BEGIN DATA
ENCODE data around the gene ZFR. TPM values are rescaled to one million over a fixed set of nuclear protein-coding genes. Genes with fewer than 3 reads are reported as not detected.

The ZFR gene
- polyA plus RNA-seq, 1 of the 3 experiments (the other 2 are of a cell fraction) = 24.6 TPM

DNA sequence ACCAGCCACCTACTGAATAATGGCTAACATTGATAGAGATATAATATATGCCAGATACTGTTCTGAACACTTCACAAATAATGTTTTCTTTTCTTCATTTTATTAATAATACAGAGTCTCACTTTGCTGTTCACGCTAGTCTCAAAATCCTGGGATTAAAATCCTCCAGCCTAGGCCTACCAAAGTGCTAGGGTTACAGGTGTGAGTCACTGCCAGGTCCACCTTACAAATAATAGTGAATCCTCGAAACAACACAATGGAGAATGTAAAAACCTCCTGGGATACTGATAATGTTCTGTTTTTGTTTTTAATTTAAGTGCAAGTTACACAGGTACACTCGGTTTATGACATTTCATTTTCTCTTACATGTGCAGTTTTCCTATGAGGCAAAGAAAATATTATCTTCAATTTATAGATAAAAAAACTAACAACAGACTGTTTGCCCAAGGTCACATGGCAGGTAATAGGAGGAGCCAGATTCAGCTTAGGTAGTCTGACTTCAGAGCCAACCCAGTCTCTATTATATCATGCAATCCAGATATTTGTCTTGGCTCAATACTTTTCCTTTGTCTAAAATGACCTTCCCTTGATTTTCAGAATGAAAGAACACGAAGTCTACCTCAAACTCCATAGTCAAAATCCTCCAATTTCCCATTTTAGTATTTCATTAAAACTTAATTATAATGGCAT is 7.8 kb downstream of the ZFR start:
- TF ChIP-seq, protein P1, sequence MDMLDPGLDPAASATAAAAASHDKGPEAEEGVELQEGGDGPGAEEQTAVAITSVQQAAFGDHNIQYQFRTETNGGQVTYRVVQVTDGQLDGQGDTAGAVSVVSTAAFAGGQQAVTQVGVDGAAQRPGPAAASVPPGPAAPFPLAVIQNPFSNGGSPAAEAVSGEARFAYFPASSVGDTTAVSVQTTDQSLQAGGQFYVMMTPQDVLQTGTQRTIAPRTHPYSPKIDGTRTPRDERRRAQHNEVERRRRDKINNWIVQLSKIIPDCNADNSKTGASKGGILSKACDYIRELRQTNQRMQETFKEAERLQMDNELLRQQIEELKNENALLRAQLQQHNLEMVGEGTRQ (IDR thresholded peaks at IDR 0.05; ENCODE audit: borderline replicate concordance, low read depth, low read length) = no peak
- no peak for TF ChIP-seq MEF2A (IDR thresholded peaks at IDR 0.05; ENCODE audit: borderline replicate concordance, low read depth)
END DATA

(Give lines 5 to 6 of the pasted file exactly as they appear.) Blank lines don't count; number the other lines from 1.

- TF ChIP-seq, protein P1, sequence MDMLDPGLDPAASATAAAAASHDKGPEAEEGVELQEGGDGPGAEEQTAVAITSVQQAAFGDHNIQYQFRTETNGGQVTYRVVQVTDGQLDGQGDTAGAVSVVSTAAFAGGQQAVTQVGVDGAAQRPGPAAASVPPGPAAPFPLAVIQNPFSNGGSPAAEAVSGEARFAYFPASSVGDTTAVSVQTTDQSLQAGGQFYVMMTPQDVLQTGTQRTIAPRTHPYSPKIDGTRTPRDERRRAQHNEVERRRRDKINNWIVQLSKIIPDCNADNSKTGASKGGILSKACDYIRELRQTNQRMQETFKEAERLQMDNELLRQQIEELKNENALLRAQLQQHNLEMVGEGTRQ (IDR thresholded peaks at IDR 0.05; ENCODE audit: borderline replicate concordance, low read depth, low read length) = no peak
- no peak for TF ChIP-seq MEF2A (IDR thresholded peaks at IDR 0.05; ENCODE audit: borderline replicate concordance, low read depth)